Shute Park Aquatic & Recreation Center

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Shute Park Aquatic & Recreation Center
SHARC logo.jpg
Alternative namesHillsboro Aquatic Center
General information
LocationHillsboro, Oregon
Address953 SE Maple Street
Coordinates45°30′56″N 122°58′29″W / 45.5155°N 122.9748°W / 45.5155; -122.9748Coordinates: 45°30′56″N 122°58′29″W / 45.5155°N 122.9748°W / 45.5155; -122.9748
Construction started1980
Cost$2.5 million
Renovation cost$9 million
OwnerCity of Hillsboro
Technical details
Floor area43,480 square feet (4,039 m2)
Renovating team
Renovating firmTodd Construction

The Shute Park Aquatic & Recreation Center (SHARC) is a multi-pool indoor and outdoor facility located in Hillsboro in the U.S. state of Oregon. Originally opened in 1954 as an outdoor at Shute Park, an indoor recreation center and pool opened in 1981. The indoor recreation center, which includes a weight room, spa, a wading pool, and classroom space, was expanded in 2006 at a cost of $9 million.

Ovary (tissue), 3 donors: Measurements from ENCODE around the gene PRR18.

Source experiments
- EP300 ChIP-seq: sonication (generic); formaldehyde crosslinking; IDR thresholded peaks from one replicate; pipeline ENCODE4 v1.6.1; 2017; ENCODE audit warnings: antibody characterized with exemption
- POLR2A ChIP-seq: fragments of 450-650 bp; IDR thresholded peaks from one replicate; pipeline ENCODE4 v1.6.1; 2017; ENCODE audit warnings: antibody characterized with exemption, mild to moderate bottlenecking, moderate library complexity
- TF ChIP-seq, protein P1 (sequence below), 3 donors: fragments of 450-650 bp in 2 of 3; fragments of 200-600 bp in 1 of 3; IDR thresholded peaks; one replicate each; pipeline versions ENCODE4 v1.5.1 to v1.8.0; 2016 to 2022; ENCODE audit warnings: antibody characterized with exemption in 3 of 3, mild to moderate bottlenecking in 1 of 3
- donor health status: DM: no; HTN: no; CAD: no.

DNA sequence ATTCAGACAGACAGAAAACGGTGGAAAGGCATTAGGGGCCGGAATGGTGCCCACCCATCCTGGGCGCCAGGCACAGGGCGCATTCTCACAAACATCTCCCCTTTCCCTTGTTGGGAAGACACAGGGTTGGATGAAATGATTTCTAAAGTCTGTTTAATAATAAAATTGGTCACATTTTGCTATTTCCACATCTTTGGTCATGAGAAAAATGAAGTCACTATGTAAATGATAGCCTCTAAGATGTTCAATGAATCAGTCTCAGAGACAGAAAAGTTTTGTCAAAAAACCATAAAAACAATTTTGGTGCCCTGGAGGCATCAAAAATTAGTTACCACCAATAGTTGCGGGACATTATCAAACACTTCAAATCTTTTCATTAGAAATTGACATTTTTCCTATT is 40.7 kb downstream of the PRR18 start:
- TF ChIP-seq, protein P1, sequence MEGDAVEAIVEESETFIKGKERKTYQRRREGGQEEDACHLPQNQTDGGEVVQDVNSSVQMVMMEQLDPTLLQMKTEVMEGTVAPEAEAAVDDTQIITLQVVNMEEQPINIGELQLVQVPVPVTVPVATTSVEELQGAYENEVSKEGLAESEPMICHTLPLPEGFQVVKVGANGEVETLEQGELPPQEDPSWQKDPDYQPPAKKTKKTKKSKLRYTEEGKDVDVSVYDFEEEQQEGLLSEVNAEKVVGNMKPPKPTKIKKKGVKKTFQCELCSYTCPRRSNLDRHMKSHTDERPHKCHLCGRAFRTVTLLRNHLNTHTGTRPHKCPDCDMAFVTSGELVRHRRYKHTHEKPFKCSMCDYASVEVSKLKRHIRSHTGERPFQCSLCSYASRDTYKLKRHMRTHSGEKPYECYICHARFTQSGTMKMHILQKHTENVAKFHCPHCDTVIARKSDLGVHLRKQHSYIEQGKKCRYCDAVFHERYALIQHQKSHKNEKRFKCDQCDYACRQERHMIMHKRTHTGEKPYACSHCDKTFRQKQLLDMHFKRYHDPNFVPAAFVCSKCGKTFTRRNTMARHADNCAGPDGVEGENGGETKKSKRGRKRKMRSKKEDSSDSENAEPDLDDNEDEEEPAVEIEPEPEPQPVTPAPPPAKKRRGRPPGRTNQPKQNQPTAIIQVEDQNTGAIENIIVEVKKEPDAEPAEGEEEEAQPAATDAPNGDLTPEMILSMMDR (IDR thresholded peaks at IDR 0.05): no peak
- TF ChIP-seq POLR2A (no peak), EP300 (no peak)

Proposals to build a pool for the city began as early as 1934 when the city council referred one plan to the city’s budget committee.[1] That proposal would have been paid for using bonds and be built by the New Deal's State Emergency Relief Administration at Shute Park.[1] Plans to build a pool at Shute Park came to fruition in 1953 when the project was allotted about $90,000 in controlled materials by the National Production Authority,[2] after $90,000 in bonds were approved by voters in June 1950 for construction of a pool.[3] The pool then opened in 1954, and the next year the city decided to keep it operating seven days a week during the summer.[4] That original outdoor pool is 150 feet (46 m) long and 51 feet (16 m) wide.[5] During the early years of the facility, it hosted an annual water show that included diving, water ballet, and a comedy skit.[6]